March 2012 Archives

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I always heard growing up that a guy appreciates a good home-cooked meal, luckily for me that is true, and my husband enjoys cooking just as much as I do. For an after Valentine's Day meal I decided to try a recipe from the numerous Playboy cookbooks we have (6+). Yes, most of the recipes are chuck full of classic beef and potato sides, but I decided to try Breast of Chicken with Curry Dumplings. Looking at the empty bowls I think it was a success.

Breast of Chicken with Curry Dumplings
6 boneless breasts of chicken
6 tablespoons butter, room temp.
1 small green pepper, 1/2 inch dice
1 small red pepper, 1/2 inch dice
2 tablespoons cognac
3 tablespoons dry sherry
1 1/2 cups chicken broth
3/4 cup light cream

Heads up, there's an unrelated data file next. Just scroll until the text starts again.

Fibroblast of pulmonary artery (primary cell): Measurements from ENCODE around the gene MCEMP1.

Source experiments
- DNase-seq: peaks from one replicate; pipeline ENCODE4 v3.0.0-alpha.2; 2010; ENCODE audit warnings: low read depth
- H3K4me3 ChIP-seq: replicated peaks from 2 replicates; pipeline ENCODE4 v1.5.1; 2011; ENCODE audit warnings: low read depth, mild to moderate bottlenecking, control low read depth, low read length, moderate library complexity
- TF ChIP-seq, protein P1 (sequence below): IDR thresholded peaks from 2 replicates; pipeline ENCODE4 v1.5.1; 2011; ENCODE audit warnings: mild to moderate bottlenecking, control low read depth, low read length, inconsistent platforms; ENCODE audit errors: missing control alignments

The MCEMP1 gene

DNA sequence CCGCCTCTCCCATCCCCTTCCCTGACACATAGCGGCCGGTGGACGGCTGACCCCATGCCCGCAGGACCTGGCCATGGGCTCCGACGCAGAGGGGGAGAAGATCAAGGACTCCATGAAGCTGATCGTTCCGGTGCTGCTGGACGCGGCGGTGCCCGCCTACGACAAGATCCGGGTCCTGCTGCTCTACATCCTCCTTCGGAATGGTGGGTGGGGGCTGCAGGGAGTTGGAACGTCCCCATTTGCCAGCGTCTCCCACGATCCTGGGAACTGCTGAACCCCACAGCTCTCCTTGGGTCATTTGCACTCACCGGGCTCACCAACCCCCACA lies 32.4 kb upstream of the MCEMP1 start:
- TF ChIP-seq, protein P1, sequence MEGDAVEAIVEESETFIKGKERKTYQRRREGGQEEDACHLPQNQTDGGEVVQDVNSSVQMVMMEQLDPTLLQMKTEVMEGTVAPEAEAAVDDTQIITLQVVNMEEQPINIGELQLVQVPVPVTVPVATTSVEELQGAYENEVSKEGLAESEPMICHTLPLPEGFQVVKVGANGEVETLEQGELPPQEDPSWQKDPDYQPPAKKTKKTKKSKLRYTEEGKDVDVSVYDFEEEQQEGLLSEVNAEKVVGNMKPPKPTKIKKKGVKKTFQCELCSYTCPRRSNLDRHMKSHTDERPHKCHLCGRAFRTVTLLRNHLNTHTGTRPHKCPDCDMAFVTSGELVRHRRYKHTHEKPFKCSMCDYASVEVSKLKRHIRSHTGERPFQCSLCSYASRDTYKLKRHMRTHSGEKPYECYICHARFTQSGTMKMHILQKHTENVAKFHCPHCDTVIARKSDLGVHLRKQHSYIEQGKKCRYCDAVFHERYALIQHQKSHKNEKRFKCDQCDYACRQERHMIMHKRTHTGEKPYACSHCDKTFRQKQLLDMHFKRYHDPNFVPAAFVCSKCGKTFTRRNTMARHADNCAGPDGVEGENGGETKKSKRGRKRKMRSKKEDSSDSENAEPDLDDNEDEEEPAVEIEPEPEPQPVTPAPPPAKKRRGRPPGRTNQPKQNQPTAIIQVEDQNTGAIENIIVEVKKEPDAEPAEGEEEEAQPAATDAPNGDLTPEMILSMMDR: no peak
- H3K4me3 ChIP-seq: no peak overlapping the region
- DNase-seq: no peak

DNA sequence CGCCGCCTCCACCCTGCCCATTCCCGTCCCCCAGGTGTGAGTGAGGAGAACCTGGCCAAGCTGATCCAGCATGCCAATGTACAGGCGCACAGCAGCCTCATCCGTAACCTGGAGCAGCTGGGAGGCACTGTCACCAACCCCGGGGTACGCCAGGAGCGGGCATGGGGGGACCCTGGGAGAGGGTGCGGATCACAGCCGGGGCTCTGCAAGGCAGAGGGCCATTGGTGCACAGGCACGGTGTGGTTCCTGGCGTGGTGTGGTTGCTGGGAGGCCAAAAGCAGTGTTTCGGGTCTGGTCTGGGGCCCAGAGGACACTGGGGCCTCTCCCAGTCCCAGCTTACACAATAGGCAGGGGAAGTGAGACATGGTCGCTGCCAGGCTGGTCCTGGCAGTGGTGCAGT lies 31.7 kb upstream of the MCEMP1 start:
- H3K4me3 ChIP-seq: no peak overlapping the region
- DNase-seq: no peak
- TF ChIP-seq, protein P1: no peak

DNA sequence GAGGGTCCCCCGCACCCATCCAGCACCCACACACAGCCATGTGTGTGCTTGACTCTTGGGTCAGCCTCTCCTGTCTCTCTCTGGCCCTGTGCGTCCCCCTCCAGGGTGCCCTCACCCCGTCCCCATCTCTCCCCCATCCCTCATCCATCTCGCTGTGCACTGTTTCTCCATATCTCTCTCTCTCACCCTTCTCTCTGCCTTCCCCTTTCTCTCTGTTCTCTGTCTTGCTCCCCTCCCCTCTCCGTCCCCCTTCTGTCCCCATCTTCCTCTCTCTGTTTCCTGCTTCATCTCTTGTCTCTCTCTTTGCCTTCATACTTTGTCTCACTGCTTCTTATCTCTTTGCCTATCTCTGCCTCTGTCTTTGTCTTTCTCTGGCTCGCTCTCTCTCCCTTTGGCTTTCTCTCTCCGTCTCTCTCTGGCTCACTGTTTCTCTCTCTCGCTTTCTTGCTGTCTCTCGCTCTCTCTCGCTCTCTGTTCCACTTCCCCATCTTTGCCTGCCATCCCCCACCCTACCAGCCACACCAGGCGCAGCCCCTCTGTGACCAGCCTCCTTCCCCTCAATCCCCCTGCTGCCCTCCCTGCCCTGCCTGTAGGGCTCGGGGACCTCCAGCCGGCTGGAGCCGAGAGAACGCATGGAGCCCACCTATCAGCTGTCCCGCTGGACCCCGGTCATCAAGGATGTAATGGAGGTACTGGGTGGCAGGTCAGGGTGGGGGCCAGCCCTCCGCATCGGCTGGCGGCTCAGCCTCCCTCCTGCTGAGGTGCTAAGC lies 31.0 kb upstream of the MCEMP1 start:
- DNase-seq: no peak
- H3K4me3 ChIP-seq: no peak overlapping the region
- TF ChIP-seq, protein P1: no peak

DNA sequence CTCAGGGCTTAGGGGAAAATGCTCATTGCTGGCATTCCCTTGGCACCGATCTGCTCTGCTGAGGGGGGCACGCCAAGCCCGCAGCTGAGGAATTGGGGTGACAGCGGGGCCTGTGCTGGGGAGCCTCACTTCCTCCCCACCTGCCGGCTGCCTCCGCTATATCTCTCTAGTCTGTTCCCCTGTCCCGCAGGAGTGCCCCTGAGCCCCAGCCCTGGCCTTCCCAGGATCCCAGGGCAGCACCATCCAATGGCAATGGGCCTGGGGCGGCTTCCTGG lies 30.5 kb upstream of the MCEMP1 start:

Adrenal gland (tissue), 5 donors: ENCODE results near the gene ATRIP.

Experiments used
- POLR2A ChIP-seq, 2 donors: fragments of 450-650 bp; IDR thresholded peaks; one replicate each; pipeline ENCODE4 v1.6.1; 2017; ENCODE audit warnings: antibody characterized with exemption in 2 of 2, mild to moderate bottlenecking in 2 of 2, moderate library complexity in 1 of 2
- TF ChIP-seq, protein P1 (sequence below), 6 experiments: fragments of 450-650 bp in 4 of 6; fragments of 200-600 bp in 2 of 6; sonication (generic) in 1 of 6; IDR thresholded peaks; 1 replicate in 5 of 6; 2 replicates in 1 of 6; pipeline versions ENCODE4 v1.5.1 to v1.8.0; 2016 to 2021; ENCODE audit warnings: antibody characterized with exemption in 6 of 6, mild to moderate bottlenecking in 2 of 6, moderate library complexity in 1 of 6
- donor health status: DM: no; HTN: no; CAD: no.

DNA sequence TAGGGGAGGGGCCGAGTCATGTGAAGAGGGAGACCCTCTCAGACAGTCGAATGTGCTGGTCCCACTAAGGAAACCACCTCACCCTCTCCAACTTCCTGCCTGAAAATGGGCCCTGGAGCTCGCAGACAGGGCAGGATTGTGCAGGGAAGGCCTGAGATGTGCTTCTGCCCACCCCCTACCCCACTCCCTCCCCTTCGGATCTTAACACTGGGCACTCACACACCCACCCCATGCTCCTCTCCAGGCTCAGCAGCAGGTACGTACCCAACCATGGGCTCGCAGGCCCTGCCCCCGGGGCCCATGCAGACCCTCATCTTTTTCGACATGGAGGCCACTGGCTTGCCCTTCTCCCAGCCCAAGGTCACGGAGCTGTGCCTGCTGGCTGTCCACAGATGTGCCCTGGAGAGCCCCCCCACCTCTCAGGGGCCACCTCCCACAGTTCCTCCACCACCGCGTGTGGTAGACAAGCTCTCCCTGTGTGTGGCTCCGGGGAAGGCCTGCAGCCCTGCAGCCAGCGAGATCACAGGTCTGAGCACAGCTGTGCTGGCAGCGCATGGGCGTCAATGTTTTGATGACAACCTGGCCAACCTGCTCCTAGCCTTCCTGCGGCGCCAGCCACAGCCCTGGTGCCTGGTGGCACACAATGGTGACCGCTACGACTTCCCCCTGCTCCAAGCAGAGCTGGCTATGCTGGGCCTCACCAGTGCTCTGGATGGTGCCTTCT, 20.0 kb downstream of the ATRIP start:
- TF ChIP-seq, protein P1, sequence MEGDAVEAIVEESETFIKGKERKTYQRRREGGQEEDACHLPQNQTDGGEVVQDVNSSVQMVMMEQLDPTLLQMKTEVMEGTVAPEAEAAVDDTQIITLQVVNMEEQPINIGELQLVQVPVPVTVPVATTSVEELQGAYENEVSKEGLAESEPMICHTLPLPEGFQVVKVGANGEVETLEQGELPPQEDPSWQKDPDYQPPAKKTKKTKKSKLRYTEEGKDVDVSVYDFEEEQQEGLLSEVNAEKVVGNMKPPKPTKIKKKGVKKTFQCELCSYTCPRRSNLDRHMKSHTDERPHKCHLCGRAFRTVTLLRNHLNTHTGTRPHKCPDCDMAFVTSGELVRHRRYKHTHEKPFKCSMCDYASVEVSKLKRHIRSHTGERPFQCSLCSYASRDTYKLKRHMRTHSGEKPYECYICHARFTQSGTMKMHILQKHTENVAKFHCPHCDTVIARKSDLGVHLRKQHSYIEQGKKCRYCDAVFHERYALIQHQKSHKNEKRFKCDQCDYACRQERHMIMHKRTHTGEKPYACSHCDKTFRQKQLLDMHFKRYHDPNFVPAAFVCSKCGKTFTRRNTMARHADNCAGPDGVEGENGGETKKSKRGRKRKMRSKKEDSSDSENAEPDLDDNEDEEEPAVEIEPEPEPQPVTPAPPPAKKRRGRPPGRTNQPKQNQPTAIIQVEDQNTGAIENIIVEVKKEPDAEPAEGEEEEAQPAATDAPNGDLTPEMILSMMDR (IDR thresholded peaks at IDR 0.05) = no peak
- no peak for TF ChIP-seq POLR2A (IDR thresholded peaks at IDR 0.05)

3 tablespoons flour
salt, pepper

Melt 3 tablespoons butter in heavy wide saucepan fitted with a tight lid. Add chicken and peppers, saute uncovered slowly, turning chicken once, until it just begins to lightly brown. Add cognac and sherry and set aflame. When flaming subside, add chicken broth and cream. Bring to a boil. Mix to a smooth paste with remaining 3 tablespoons butter and flour. Add to sauce. Simmer until sauce is thickened, stirring constantly. Add salt and pepper. Add dumplings, following procedure in recipe that follows. Cover pan. Keep over ver low heat 15 minutes. Place chicken in center of service platter. Spoon sauce over chicken and spoon dumplings around. (We didn't want to waste the yummy sauce, so I served over rice. I added a dash more of curry and turmeric to the sauce.)

Curry Dumplings
1 cup AP flour
1 1/2 teaspoons baking powder
1/2 teaspoon salt
1 teaspoon curry powder
1/4 teaspoon tumeric
3 tablespoons butter
1 tablespoon finely minced fresh chives
1 egg, well beaten
1/3 cup of milk